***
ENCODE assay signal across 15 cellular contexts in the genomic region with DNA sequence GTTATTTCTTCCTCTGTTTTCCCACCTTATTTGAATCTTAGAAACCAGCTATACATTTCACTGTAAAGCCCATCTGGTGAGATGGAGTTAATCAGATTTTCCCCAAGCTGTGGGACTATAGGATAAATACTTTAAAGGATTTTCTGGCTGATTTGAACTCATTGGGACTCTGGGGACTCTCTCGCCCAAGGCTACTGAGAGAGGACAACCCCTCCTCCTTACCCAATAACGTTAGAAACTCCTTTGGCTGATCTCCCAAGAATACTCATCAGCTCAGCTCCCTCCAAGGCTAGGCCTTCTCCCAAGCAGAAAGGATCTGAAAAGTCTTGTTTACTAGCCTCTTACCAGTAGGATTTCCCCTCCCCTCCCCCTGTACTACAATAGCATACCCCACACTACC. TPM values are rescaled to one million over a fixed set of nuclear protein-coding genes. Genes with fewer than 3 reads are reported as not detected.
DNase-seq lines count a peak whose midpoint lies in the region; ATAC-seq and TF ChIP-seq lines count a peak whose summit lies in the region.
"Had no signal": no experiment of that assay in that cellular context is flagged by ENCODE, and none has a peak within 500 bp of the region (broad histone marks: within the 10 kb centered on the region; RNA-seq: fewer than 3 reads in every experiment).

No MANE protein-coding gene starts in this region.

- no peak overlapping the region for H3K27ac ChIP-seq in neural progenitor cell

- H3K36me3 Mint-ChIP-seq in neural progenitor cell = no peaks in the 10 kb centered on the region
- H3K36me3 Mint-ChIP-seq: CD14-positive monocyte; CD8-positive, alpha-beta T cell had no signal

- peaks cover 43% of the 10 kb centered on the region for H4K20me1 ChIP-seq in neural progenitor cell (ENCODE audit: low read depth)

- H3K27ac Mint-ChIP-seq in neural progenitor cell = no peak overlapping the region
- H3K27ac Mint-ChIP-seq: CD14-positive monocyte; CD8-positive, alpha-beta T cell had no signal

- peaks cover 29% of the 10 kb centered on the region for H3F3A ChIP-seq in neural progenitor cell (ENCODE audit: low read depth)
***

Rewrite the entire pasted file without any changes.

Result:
ENCODE assay signal across 15 cellular contexts in the genomic region with DNA sequence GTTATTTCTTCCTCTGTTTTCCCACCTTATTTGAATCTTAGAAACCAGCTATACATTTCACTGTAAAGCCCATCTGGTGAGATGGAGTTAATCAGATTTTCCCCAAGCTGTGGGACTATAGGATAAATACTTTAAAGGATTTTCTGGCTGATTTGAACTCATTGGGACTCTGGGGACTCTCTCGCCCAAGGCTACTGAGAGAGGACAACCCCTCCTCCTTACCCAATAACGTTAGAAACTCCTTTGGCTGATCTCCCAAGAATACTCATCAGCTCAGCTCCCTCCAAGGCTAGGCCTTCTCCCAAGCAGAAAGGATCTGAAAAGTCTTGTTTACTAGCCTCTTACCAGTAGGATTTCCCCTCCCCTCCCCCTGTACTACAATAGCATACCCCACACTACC. TPM values are rescaled to one million over a fixed set of nuclear protein-coding genes. Genes with fewer than 3 reads are reported as not detected.
DNase-seq lines count a peak whose midpoint lies in the region; ATAC-seq and TF ChIP-seq lines count a peak whose summit lies in the region.
"Had no signal": no experiment of that assay in that cellular context is flagged by ENCODE, and none has a peak within 500 bp of the region (broad histone marks: within the 10 kb centered on the region; RNA-seq: fewer than 3 reads in every experiment).

No MANE protein-coding gene starts in this region.

- no peak overlapping the region for H3K27ac ChIP-seq in neural progenitor cell

- H3K36me3 Mint-ChIP-seq in neural progenitor cell = no peaks in the 10 kb centered on the region
- H3K36me3 Mint-ChIP-seq: CD14-positive monocyte; CD8-positive, alpha-beta T cell had no signal

- peaks cover 43% of the 10 kb centered on the region for H4K20me1 ChIP-seq in neural progenitor cell (ENCODE audit: low read depth)

- H3K27ac Mint-ChIP-seq in neural progenitor cell = no peak overlapping the region
- H3K27ac Mint-ChIP-seq: CD14-positive monocyte; CD8-positive, alpha-beta T cell had no signal

- peaks cover 29% of the 10 kb centered on the region for H3F3A ChIP-seq in neural progenitor cell (ENCODE audit: low read depth)